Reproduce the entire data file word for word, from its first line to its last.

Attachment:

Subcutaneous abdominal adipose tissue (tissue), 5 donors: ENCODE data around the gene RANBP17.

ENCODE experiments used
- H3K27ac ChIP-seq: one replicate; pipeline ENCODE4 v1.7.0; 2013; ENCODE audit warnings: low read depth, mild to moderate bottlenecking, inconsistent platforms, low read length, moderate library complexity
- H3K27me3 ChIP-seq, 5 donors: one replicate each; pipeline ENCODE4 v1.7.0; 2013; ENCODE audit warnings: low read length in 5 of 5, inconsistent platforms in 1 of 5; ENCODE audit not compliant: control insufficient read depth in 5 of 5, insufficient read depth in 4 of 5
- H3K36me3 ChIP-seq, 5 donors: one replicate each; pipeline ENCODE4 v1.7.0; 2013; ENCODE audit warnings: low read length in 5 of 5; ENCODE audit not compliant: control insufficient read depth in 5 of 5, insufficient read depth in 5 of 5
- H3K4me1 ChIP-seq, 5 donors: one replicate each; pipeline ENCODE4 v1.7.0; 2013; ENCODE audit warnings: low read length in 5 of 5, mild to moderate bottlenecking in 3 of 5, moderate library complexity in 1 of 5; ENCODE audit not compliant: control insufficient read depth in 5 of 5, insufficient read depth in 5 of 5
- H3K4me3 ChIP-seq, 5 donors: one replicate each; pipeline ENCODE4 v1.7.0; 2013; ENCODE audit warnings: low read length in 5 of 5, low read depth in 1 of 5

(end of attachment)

Subcutaneous abdominal adipose tissue (tissue), 5 donors: ENCODE data around the gene RANBP17.

ENCODE experiments used
- H3K27ac ChIP-seq: one replicate; pipeline ENCODE4 v1.7.0; 2013; ENCODE audit warnings: low read depth, mild to moderate bottlenecking, inconsistent platforms, low read length, moderate library complexity
- H3K27me3 ChIP-seq, 5 donors: one replicate each; pipeline ENCODE4 v1.7.0; 2013; ENCODE audit warnings: low read length in 5 of 5, inconsistent platforms in 1 of 5; ENCODE audit not compliant: control insufficient read depth in 5 of 5, insufficient read depth in 4 of 5
- H3K36me3 ChIP-seq, 5 donors: one replicate each; pipeline ENCODE4 v1.7.0; 2013; ENCODE audit warnings: low read length in 5 of 5; ENCODE audit not compliant: control insufficient read depth in 5 of 5, insufficient read depth in 5 of 5
- H3K4me1 ChIP-seq, 5 donors: one replicate each; pipeline ENCODE4 v1.7.0; 2013; ENCODE audit warnings: low read length in 5 of 5, mild to moderate bottlenecking in 3 of 5, moderate library complexity in 1 of 5; ENCODE audit not compliant: control insufficient read depth in 5 of 5, insufficient read depth in 5 of 5
- H3K4me3 ChIP-seq, 5 donors: one replicate each; pipeline ENCODE4 v1.7.0; 2013; ENCODE audit warnings: low read length in 5 of 5, low read depth in 1 of 5